Jupiter’s moon Ganymede is the largest and most massive of the Solar System’s moons. It has a mean radius of 2634.1±0.3 km (about 1636 miles, 0.413 Earths). For comparison, our Moon’s radius is 1,737.1 km (1079 mi). What if Ganymede was the Earth’s second moon? How would it look in the sky, if it was at the same distance as the Moon?
It would of course cause much higher tidal forces than the moon.
What’s more, Ganymede’s crust is very rich in water ice. If it was orbiting Earth that ice would quickly melt and turn it into an ocean moon. It would also quickly develop an atmosphere, possibly mostly water vapor but probably also with a bunch of other volatiles that was trapped in the ice. So it wouldn’t look like that photo for long, it would quickly turn into a blue and white swirly ball.
There is some speculation that Ganymede’s existing internal ocean (that may contain more water than all of Earth’s oceans combined) may already be hospitable for life, which means there might even already be native Ganymedan life. Probably just microorganisms but if human civilization survives the tidal effects of all this, it could be a scientific gem.
With a mean radius of 2634.1±0.3 km (about 1636 miles), Ganymede is 8% larger than the planet Mercury (2,439.7 km), although only 45% as massive. It is the largest and most massive of the Solar System’s moons.
Its mass is 10% greater than Titan’s (Saturn), 38% greater than Callisto’s (Jupiter), 66% greater than Io’s (Jupiter), and 2.02 times that of the Earth’s Moon.
It is the ninth-largest object in the Solar System and the largest without a substantial atmosphere. Astronomers using the Hubble Space Telescope found evidence of a thin oxygen atmosphere on Ganymede in 1996. The atmosphere is far too thin to support life as we know it.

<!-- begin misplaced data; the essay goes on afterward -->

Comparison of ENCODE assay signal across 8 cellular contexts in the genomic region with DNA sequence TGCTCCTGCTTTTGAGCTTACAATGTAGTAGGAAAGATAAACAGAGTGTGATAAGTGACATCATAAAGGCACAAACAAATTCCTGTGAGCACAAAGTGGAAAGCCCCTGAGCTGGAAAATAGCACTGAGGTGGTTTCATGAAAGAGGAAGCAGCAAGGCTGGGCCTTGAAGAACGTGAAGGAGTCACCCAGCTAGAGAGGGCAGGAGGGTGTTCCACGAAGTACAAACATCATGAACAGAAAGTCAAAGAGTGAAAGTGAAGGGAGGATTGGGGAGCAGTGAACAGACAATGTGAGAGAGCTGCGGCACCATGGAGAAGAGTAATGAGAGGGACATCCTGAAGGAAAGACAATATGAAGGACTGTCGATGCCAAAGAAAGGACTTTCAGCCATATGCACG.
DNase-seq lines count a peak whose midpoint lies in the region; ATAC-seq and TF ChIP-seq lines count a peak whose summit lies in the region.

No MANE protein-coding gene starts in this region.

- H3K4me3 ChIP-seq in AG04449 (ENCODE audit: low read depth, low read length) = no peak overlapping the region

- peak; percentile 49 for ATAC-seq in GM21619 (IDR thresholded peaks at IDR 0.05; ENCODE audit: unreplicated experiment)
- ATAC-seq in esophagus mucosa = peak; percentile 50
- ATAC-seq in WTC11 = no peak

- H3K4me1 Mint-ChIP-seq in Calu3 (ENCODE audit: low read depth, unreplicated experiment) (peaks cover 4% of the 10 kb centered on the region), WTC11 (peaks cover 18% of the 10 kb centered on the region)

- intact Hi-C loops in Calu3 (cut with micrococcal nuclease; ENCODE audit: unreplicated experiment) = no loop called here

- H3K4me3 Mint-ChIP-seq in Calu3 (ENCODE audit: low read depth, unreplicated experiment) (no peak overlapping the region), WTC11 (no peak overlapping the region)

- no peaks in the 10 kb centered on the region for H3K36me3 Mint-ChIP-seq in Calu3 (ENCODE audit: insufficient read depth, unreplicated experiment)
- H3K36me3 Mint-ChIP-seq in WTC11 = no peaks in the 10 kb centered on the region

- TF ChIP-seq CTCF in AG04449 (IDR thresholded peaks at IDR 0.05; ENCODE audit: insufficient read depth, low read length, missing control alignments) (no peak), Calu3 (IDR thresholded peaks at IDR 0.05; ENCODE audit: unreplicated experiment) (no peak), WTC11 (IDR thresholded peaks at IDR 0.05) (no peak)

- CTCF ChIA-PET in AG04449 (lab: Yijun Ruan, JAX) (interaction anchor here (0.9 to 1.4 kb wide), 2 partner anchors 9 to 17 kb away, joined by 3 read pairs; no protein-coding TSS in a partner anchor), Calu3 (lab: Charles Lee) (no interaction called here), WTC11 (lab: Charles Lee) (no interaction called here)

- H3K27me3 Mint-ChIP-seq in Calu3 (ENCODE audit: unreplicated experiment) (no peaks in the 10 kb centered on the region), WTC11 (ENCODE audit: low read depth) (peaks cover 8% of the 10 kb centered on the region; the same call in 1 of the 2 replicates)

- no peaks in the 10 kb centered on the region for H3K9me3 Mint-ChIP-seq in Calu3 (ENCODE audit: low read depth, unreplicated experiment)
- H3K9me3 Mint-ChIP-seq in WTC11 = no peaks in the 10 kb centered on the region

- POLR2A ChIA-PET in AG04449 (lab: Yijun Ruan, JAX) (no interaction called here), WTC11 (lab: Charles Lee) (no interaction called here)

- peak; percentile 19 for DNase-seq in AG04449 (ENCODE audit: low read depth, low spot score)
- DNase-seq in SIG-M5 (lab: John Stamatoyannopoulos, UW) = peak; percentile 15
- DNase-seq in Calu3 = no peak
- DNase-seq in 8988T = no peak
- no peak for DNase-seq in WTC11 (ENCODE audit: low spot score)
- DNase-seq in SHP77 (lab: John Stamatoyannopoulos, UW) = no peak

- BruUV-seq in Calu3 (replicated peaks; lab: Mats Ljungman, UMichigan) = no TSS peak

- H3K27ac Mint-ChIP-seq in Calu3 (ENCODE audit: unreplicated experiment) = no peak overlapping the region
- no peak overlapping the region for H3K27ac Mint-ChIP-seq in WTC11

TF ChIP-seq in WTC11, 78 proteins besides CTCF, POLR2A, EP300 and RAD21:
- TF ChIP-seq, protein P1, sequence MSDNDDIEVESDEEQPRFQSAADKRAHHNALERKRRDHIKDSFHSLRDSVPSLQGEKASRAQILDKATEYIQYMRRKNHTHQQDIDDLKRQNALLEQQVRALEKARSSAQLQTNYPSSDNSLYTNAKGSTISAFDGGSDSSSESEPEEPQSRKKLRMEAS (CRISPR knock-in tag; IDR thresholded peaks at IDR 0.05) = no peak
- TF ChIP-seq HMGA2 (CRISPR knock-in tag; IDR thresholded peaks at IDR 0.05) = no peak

Ganymede is the only moon with its own magnetic field, which causes auroras. Scientists have also found strong evidence of an underground ocean.
It orbits Jupiter at a distance of 1,070,400 kilometers (665.116 miles).
Ganymede was discovered by Galileo Galilei on January 7, 1610. The discovery, along with three other Jovian moons, was the first time a moon was discovered orbiting a planet other than Earth. The discovery of the four Galilean satellites eventually led to the understanding that planets in our solar system orbit the sun, instead of our solar system revolving around Earth.
Ganymede is named for a boy (a Trojan prince) who was made cupbearer for the ancient Greek gods by Zeus (Zeus is “Jupiter” to the Romans).
The Galilean moons are the four largest moons of Jupiter: Io, Europa, Ganymede, and Callisto. They were first seen by Galileo Galilei in January 1610 and recognized by him as satellites of Jupiter in March 1610, hence the term.
The German astronomer Simon Marius (1573-1625) probably made an independent discovery of the moons at about the same time that Galileo did, and he may have unwittingly sighted them up to a month earlier, but the priority must go to Galileo because he published his discovery first.
Completed missions to Ganymede
Several probes flying by or orbiting Jupiter have explored Ganymede more closely, including four flybys in the 1970s, and multiple passes in the 1990s to 2000s.
Pioneer 10 approached in 1973 and Pioneer 11 in 1974, and they returned information about the satellite. This included a more specific determination on physical characteristics and resolving features to 400 km (250 mi) on its surface. Pioneer 10’s closest approach was 446,250 km.
Voyager 1 and Voyager 2 were next, passing by the moon in 1979. They refined its size, revealing it was larger than Saturn’s moon Titan, which was previously thought to have been bigger. The grooved terrain was also seen.
In 1995, the Galileo spacecraft entered orbit around Jupiter and between 1996 and 2000 made six close flybys to explore Ganymede. These flybys are denoted G1, G2, G7, G8, G28, and G29. During the closest flyby (G2), Galileo passed just 264 km from its surface. During a G1 flyby in 1996, the Ganymedian magnetic field was discovered, while the discovery of the ocean was announced in 2001.
Galileo transmitted a large number of spectral images and discovered several non-ice compounds on the surface.